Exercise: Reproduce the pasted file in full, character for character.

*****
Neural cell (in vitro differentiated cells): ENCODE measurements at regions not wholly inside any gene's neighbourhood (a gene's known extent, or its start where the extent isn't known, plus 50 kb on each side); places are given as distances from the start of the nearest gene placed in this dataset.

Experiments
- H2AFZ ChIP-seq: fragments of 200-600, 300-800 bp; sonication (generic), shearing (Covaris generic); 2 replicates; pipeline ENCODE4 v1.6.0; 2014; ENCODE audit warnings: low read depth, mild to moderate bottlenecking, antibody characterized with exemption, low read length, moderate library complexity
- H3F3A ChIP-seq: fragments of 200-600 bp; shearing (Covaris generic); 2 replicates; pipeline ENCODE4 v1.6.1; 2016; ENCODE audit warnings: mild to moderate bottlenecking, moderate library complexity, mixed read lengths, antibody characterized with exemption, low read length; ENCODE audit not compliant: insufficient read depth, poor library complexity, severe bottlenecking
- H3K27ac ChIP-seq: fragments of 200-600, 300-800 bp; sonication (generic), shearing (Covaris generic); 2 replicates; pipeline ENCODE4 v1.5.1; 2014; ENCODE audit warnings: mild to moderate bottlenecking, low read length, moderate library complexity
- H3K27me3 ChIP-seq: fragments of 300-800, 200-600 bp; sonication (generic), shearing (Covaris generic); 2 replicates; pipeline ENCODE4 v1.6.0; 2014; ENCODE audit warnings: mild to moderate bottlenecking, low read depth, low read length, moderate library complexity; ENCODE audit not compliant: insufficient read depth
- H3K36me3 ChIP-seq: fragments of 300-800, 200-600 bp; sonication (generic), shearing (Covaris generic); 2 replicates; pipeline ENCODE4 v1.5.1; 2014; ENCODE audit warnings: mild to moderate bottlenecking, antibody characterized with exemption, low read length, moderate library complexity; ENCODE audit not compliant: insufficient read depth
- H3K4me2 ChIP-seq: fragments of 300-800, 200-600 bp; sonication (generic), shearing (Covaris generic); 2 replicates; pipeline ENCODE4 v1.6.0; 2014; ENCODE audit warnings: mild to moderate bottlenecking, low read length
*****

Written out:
Neural cell (in vitro differentiated cells): ENCODE measurements at regions not wholly inside any gene's neighbourhood (a gene's known extent, or its start where the extent isn't known, plus 50 kb on each side); places are given as distances from the start of the nearest gene placed in this dataset.

Experiments
- H2AFZ ChIP-seq: fragments of 200-600, 300-800 bp; sonication (generic), shearing (Covaris generic); 2 replicates; pipeline ENCODE4 v1.6.0; 2014; ENCODE audit warnings: low read depth, mild to moderate bottlenecking, antibody characterized with exemption, low read length, moderate library complexity
- H3F3A ChIP-seq: fragments of 200-600 bp; shearing (Covaris generic); 2 replicates; pipeline ENCODE4 v1.6.1; 2016; ENCODE audit warnings: mild to moderate bottlenecking, moderate library complexity, mixed read lengths, antibody characterized with exemption, low read length; ENCODE audit not compliant: insufficient read depth, poor library complexity, severe bottlenecking
- H3K27ac ChIP-seq: fragments of 200-600, 300-800 bp; sonication (generic), shearing (Covaris generic); 2 replicates; pipeline ENCODE4 v1.5.1; 2014; ENCODE audit warnings: mild to moderate bottlenecking, low read length, moderate library complexity
- H3K27me3 ChIP-seq: fragments of 300-800, 200-600 bp; sonication (generic), shearing (Covaris generic); 2 replicates; pipeline ENCODE4 v1.6.0; 2014; ENCODE audit warnings: mild to moderate bottlenecking, low read depth, low read length, moderate library complexity; ENCODE audit not compliant: insufficient read depth
- H3K36me3 ChIP-seq: fragments of 300-800, 200-600 bp; sonication (generic), shearing (Covaris generic); 2 replicates; pipeline ENCODE4 v1.5.1; 2014; ENCODE audit warnings: mild to moderate bottlenecking, antibody characterized with exemption, low read length, moderate library complexity; ENCODE audit not compliant: insufficient read depth
- H3K4me2 ChIP-seq: fragments of 300-800, 200-600 bp; sonication (generic), shearing (Covaris generic); 2 replicates; pipeline ENCODE4 v1.6.0; 2014; ENCODE audit warnings: mild to moderate bottlenecking, low read length